Watch Gem’s capstone remarks »
Drew Wilson // Free Press
Computer science can serve the public interest
Drew worked with Free Press, a nonprofit that advocates for a healthy and free fourth estate. Here, Drew helped shape Internet2016, an initiative that asks users to pledge support for freedom, access, privacy, and choice online. The approach is decidedly grassroots: Internet2016 also educates the public about political candidates’ stances on Internet issues. Drew lent both his tech and advocacy acumen, building the website and consulting on campaign content.
Drew has also tackled a number of personal projects. He co-hosts the NetPosi podcast alongside Fellows Andrea and Tennyson.
“NetPosi shares stories from people who do interesting work at the intersection of social change and technology.”
Drew curates Tools for Activism, a resource that lists digital tools for activists and technologists. It recently snagged front-page real estate on GitHub. Drew also built experimental web-tools-for-activism prototypes: a meme generator (its goal: “empower people to be more politically engaged online”), and Printernet, a web application that assists small NGOs with print mailings.
Watch Drew’s capstone remarks »
Tim Sammut // Amnesty International
Empowering activists with the Web
Amnesty International stands up for human rights around the globe. As an Open Web Fellow, Tim furthered this mission in a 21st-century fashion. Tim helped Amnesty pilot GlobaLeaks, an open source platform for the safer submission of sensitive information on a range of issues.
“How can technology help the refugee crisis? How can it help with gender issues?”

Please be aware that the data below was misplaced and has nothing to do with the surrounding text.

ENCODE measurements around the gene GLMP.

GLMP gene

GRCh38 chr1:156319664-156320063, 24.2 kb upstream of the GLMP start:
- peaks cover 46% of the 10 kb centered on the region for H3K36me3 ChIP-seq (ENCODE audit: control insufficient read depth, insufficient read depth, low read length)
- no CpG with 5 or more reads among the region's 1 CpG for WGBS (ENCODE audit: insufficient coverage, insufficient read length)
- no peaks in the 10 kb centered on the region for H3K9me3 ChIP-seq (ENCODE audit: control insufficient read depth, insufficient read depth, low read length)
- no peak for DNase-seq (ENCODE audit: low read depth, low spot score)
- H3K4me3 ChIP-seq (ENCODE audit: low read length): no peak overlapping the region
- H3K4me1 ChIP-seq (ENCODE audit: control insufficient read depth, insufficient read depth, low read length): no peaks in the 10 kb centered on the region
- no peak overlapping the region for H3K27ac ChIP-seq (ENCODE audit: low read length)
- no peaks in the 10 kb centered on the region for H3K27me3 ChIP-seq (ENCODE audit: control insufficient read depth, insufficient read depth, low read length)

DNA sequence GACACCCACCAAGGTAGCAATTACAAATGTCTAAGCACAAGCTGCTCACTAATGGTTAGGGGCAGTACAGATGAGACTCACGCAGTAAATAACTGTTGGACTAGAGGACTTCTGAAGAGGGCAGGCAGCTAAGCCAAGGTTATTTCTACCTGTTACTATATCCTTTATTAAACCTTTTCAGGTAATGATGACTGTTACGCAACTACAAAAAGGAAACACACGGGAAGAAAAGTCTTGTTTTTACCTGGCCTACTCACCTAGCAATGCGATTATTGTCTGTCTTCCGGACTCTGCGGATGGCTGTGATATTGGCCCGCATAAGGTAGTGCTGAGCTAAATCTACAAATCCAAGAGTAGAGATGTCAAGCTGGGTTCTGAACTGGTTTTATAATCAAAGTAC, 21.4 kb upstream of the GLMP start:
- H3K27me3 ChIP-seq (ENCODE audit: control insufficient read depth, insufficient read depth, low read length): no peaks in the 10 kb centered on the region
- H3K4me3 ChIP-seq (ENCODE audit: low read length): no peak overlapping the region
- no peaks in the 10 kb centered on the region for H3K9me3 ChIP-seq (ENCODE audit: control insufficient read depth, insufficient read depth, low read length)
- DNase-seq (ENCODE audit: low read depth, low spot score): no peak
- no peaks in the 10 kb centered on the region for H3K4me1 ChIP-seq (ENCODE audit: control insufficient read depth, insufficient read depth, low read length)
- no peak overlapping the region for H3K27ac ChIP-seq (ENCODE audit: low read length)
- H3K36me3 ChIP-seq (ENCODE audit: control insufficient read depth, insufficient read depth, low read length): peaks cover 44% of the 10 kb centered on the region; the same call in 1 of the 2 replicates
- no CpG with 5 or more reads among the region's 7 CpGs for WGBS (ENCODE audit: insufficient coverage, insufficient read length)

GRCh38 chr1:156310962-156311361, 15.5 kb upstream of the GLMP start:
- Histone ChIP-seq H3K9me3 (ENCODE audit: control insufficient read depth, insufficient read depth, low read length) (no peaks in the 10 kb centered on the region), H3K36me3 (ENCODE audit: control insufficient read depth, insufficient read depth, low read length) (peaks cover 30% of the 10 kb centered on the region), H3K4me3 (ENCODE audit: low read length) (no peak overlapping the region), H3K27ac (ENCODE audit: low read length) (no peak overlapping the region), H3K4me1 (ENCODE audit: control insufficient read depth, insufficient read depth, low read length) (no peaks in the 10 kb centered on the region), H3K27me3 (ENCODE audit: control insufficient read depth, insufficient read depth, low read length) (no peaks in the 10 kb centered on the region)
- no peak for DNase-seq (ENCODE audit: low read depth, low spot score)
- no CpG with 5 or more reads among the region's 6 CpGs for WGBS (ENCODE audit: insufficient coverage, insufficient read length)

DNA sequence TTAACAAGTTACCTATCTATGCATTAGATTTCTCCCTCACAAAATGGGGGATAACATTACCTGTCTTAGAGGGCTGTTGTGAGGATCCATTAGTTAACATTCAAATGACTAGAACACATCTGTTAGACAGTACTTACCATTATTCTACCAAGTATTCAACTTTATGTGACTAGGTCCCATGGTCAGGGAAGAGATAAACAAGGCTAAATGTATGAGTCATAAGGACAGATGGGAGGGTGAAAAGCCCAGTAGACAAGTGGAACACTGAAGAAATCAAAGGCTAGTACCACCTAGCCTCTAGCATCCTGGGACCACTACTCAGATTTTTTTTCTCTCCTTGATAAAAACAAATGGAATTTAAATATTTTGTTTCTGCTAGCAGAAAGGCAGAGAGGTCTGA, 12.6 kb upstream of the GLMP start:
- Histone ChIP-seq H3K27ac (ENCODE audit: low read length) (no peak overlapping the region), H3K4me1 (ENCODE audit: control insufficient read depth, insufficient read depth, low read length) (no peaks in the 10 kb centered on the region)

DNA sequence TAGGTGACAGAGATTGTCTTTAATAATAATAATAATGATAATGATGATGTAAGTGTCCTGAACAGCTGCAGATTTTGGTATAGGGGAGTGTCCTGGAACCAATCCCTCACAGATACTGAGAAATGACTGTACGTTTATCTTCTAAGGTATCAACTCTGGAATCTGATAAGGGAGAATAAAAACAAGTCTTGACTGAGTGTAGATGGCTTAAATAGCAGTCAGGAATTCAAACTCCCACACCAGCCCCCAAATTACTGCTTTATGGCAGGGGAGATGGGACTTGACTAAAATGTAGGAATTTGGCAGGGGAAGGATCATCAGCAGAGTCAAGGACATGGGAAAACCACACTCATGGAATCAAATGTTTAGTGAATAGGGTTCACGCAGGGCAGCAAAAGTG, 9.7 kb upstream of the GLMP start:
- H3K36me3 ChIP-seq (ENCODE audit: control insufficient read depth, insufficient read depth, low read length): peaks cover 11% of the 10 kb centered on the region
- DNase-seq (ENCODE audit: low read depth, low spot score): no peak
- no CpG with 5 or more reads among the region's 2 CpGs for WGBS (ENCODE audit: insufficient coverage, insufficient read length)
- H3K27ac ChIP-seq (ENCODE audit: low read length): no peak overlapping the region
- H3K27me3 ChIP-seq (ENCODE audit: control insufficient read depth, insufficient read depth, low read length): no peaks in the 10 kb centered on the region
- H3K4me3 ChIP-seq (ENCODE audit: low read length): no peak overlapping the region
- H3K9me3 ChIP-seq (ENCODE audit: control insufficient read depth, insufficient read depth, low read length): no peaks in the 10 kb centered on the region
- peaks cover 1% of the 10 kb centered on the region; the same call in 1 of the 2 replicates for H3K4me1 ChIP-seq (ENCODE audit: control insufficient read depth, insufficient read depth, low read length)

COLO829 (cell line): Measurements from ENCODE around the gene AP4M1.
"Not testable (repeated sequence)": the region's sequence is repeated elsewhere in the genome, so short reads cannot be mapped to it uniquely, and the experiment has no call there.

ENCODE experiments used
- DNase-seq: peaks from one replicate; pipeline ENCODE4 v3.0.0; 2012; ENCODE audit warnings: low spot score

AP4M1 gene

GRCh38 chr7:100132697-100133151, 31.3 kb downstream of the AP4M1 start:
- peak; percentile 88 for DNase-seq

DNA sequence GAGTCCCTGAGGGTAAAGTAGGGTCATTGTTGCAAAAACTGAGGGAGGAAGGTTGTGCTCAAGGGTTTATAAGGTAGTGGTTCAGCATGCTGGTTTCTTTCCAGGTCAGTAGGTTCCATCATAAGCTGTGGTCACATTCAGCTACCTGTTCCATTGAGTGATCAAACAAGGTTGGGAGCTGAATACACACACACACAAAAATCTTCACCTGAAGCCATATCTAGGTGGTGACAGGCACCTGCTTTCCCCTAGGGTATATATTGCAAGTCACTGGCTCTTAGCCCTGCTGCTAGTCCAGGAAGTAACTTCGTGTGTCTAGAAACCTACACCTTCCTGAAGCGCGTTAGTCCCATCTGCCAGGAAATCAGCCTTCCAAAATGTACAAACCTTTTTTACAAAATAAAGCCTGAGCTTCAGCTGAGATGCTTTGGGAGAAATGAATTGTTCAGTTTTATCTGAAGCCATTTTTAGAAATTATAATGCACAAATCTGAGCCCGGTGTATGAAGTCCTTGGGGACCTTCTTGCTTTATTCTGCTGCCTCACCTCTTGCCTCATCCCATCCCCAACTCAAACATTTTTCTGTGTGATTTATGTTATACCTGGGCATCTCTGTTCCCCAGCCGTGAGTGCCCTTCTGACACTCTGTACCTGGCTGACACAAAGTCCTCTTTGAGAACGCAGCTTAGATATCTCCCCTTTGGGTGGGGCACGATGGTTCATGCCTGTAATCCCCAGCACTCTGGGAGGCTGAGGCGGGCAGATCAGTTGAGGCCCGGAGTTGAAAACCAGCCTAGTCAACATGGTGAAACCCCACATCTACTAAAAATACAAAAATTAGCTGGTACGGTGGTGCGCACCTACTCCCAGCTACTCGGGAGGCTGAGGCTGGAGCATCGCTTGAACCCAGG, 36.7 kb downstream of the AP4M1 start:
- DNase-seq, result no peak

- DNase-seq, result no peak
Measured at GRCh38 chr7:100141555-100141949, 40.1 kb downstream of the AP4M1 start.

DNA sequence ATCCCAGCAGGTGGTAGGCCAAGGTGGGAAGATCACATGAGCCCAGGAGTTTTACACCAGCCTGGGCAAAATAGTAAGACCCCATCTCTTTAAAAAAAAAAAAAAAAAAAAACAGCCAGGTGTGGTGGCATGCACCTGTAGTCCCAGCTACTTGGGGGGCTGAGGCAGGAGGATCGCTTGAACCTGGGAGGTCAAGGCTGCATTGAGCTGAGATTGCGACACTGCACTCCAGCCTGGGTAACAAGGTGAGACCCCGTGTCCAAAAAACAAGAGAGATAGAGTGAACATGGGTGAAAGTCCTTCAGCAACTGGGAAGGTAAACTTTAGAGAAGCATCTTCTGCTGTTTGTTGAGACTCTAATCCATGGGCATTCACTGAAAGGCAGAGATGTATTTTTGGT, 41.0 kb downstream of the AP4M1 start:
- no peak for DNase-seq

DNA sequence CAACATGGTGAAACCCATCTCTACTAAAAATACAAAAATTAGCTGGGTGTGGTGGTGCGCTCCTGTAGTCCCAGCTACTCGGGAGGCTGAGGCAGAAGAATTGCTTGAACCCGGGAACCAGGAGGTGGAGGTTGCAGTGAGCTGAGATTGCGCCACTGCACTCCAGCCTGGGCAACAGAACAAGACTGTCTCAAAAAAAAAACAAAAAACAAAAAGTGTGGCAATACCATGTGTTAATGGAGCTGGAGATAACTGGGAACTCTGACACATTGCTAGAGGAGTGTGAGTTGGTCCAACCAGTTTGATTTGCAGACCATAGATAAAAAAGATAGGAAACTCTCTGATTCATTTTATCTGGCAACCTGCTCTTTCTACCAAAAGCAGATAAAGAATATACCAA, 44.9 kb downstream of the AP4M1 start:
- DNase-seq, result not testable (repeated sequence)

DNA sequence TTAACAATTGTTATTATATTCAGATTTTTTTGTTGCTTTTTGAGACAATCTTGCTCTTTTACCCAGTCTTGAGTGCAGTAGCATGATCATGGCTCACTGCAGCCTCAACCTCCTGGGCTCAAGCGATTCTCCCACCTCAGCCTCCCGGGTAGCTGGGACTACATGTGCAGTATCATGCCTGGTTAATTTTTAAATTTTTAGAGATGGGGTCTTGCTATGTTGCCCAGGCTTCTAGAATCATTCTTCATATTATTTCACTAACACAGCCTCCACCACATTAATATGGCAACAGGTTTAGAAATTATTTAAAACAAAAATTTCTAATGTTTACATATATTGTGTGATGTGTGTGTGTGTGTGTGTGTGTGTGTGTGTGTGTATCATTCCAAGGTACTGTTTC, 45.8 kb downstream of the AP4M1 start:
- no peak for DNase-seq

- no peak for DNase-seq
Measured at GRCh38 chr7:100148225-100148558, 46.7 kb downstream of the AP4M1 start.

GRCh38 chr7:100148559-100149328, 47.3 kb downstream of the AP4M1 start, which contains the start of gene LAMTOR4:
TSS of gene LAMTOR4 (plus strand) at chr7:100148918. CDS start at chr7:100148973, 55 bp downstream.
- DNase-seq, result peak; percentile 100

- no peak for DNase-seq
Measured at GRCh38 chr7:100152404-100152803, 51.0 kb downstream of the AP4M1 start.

Tim is also building the Secure Communications Framework, a reference model for human rights researchers and activists seeking the right tools and practices for sensitive work. It’s a matrix for identifying safer, more secure, and reliable channels for carrying out work in dangerous regions. The framework can help people maintain privacy and avoid arrest, detention, or worse.
“[It’s for] a researcher who may be an expert in their field, but is uncertain which digital tools and practices will enable their work without simultaneously undermining their safety.”
Watch Tim’s capstone remarks »
“How do you add a tech lens to social justice work?”
Year 1 of the Open Web Fellows program was both a leadership initiative and a functional beta — a chance to explore how the program works, and learn from each experience. Ultimately, we sought to apply the same approach our Fellows do in their work: we went out into the world; we listened; we tried things, sometimes succeeding and sometimes failing; and we learned. Then we started this process over again.
“We spent this year listening. And we know this is working, and we know there are pieces to change. We have a lot to look forward to in the new phase of the Fellowship.”
Fellows are inherently rugged: they seek to work outside of traditional systems to achieve change. The program seeks out individualists who push against the system — but then we ask them to function within a bureaucratic structure. While the Fellowship program does grant a high level of autonomy, there are also several layers of structure. Fellows exists within a Fellowship program framework, and also within their host organization — and often within brick-and-mortar locations, too.
We need to work on balancing autonomy and structure in way that empowers Fellows and doesn’t restrict or confine them. We also understand that organizational change isn’t achieved by one outsider coming in. Therefore, we’re focusing on bringing together the network to support Fellows.
As makers and doers, Fellows are also inherently eager. They want to code and create solutions, big or small, and be nimble — a virtue that sometimes clashes with host organizations’ more long-term, analytical approach.
Moving forward, we need to reconcile Fellows’ eager spirits with their organizations’ more measured approaches. Each party can move more toward the center to find a workable medium. We also want to encourage host organizations to adopt this maker mentality, and jump into rapidly searching for solutions.
Bring host organizations closer